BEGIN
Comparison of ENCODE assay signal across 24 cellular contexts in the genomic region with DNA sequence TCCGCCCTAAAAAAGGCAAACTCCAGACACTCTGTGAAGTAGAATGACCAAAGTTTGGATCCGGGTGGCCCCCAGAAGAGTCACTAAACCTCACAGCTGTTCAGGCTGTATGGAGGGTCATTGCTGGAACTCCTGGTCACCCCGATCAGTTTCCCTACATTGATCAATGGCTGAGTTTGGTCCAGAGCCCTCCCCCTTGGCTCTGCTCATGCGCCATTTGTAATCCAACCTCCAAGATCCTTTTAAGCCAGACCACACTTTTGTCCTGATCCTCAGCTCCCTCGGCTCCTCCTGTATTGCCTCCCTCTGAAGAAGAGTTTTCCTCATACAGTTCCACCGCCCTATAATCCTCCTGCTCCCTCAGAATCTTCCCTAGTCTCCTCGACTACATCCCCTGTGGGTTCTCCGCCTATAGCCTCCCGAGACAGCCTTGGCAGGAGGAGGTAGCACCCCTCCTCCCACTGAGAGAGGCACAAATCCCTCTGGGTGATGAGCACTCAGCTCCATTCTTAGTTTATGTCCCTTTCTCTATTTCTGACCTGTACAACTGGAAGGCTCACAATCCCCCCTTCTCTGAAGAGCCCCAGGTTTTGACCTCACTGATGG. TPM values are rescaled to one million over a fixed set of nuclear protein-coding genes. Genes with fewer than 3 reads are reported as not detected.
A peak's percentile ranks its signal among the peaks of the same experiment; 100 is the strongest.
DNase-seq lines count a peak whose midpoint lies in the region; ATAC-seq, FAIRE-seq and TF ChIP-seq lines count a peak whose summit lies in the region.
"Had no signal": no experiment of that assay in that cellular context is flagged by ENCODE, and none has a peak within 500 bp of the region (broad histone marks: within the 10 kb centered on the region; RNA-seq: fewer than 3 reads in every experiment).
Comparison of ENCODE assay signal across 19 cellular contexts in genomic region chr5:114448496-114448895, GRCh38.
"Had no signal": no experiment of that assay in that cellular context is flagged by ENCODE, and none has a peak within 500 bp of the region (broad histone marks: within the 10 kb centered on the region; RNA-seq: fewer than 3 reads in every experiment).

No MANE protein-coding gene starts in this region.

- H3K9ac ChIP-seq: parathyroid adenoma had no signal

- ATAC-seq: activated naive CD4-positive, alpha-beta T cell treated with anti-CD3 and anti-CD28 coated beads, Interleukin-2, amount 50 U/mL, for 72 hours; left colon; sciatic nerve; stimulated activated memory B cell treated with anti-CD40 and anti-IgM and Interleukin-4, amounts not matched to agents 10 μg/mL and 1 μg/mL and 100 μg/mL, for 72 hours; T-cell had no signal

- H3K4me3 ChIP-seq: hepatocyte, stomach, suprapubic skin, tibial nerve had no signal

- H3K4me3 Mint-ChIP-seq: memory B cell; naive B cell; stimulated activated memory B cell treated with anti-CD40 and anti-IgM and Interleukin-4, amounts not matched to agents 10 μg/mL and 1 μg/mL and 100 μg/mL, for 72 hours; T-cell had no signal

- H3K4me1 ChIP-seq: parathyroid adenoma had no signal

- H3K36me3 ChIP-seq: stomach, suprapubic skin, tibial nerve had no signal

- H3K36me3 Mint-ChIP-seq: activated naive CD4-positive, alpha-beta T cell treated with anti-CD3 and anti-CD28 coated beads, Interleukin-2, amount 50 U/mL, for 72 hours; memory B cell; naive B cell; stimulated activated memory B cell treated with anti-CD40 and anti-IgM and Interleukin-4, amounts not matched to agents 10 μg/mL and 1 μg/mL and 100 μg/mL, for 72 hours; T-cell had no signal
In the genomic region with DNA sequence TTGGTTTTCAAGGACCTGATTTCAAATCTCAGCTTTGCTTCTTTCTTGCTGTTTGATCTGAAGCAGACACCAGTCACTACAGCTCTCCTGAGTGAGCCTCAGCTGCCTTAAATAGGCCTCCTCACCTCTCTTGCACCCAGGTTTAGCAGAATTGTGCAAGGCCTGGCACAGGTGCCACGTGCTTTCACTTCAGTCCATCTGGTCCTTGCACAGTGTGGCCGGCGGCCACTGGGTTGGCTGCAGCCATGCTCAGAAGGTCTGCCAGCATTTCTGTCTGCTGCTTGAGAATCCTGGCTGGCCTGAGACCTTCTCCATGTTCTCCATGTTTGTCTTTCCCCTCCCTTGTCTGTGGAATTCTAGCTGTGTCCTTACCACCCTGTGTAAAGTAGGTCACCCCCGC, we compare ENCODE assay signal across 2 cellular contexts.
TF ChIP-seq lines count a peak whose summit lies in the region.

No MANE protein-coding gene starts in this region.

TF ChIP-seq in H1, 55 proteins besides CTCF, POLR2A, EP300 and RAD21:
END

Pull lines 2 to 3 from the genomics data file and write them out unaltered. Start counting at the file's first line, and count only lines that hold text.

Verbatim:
A peak's percentile ranks its signal among the peaks of the same experiment; 100 is the strongest.
DNase-seq lines count a peak whose midpoint lies in the region; ATAC-seq, FAIRE-seq and TF ChIP-seq lines count a peak whose summit lies in the region.